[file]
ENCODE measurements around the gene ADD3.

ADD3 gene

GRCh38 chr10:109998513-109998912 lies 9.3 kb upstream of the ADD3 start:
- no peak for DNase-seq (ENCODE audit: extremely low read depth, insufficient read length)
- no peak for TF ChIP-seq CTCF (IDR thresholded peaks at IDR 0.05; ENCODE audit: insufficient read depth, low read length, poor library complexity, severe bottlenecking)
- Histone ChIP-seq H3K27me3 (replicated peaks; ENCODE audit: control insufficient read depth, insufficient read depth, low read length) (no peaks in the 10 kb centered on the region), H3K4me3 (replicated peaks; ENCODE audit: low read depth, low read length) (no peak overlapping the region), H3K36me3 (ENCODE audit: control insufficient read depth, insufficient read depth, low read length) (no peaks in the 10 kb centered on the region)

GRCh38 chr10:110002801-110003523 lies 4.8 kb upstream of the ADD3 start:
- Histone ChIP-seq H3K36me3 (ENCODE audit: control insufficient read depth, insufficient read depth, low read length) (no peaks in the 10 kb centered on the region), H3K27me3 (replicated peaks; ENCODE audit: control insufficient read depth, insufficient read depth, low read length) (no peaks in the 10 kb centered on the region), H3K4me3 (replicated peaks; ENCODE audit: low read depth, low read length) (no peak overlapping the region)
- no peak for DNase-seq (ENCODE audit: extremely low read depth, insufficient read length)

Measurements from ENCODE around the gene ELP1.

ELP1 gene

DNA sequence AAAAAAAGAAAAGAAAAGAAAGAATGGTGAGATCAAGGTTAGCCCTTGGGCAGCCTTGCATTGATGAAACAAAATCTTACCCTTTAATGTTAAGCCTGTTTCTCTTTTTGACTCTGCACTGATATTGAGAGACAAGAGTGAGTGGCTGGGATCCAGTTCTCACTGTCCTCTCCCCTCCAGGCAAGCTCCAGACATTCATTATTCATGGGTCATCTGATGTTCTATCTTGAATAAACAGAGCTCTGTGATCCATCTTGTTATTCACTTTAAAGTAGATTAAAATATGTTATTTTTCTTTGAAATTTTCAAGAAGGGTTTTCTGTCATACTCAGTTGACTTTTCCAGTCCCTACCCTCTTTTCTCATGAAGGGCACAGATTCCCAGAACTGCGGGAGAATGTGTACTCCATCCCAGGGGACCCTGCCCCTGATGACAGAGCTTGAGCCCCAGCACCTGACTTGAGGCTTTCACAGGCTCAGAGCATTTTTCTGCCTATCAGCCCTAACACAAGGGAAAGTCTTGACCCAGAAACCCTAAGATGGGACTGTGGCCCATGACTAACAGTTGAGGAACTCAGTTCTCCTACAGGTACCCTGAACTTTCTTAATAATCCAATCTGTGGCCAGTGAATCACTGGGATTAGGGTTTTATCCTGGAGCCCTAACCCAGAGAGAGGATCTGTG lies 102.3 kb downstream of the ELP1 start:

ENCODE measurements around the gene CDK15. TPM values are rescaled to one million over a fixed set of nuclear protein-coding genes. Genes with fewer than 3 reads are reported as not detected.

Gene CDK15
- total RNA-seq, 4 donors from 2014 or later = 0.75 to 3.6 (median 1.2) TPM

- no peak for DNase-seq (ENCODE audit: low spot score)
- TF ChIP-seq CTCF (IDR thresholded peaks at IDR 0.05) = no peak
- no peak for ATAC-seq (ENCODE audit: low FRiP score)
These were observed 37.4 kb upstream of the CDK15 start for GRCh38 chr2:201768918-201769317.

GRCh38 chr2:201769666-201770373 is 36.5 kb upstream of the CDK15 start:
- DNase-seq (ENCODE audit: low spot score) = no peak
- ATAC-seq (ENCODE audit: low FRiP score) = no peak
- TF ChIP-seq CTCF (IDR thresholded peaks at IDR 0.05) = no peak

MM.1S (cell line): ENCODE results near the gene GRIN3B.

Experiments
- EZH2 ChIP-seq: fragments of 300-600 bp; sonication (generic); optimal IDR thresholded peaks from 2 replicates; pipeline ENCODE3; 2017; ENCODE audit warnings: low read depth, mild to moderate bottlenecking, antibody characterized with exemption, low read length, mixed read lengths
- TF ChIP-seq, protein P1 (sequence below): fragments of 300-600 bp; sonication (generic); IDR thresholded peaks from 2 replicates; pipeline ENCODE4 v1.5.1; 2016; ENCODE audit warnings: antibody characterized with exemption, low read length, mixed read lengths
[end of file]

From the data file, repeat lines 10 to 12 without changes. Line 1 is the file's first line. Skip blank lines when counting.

Measurements from ENCODE around the gene ELP1.

ELP1 gene

DNA sequence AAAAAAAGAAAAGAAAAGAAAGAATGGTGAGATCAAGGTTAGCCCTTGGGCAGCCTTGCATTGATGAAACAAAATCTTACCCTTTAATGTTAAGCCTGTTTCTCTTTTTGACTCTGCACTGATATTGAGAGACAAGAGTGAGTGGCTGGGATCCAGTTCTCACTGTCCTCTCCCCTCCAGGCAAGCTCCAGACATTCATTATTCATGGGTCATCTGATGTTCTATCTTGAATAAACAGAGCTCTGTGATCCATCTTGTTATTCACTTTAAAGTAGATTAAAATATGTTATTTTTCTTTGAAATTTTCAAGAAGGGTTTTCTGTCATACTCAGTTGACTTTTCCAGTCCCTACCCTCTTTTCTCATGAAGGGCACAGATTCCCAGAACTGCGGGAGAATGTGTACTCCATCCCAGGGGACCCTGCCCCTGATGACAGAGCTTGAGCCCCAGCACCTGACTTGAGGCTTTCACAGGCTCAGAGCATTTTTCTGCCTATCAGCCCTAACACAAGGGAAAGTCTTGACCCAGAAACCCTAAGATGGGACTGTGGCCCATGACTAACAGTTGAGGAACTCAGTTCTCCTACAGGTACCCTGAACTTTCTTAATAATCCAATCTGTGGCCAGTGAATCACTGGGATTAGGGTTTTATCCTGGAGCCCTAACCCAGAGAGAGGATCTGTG lies 102.3 kb downstream of the ELP1 start: